We know already that most of that stuff never happened. Scholars doubt that the exodus ever took place. We know that the Old Testament was written by subsequent editors who were frequently trying to explain why their God, Yahweh was greater than all the other gods and why the Israelites were his favorite people. One way to do this was to refer to great battles where the enemies of God and the Israelites, were destroyed.

CFR that we know that most of that stuff never happened. I can assure you, we don't know any of it. We have our suspicions, but we hardly know anything about that time period, considering what could have been actually going on.

I am used to history changing over the years, and I assure you, this is not the only way to look upon the information. With a few more years of study, who knows, we may look upon the issue completely differently.

No, we don't know this. We don't know that such events ever took place in the past either.

Second coming?

What on earth are you talking about? I am not trhowing doubt on God because of chance. You're equating discredited biblical myths with "God." I'm not. I'm saying I reject the Old Testament descriptions of a jealous, vengeance driven God who thinks burning children alive if a good thing.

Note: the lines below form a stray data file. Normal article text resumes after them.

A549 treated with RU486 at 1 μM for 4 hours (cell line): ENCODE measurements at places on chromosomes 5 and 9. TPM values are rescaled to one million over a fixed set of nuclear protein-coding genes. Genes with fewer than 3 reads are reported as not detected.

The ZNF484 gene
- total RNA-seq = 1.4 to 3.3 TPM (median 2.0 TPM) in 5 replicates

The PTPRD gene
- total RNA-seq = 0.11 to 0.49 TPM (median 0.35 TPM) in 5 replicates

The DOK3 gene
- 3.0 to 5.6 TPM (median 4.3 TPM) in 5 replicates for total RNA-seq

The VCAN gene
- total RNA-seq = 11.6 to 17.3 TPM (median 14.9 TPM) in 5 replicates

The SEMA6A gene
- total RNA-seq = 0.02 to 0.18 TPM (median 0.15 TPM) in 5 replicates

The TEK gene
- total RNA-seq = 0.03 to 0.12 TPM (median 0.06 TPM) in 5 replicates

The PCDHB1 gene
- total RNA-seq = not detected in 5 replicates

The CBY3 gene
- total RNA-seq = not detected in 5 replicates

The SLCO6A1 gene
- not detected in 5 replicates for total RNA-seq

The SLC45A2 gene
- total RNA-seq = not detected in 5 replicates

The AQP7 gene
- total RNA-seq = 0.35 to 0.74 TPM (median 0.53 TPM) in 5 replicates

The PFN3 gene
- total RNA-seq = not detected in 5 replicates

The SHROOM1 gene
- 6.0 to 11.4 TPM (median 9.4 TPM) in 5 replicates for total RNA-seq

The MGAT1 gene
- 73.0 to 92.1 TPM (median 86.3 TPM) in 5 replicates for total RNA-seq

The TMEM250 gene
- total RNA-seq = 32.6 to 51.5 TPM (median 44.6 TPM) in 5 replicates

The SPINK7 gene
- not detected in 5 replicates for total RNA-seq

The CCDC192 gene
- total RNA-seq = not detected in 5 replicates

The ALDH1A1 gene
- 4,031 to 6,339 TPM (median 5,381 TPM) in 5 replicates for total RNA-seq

No, my friend, I am simply stating to you that history has not been decided yet, and so I would hazard to make any 'doubts' considering we know very little at this point.

And I am saying that it is known that God will let some of his children be killed in the future, too. It is also known that he did so in Alma.

It works just fine. The fact is you base your claims on a book that is becoming increasingly exposed as a work of fiction. It is the only source you have and the only reason you have to believe God would condone genocide. The fact that God has not acted accordingly in the past 4000 years, is pretty good evidence that those stories are false, and that God doesn't really act that way at all.

Again, my friend, history changes. You think it is a work of fiction now, but in twenty years... things may have changed.

It is not the only source I have to believe God would condone genocide. Again, the Jaredites in the Book of Mormon. The Nephites in the Book of Mormon as well. You discount these stories because you believe them to be false, alas, that doesn't really help in your attempte to convince me.

No it hasn't. Horses in America today are here because they were brought here, this is what the textbooks teach. If there are horse bones dating back 100,000 years, well big deal. There are also shark's teeth all over the hills of Ft. Benning Ga. Neither of these facts does anything to support Book of Mormon claims.

I introduce you to these threads:

http://www.mormondia...entry1209016848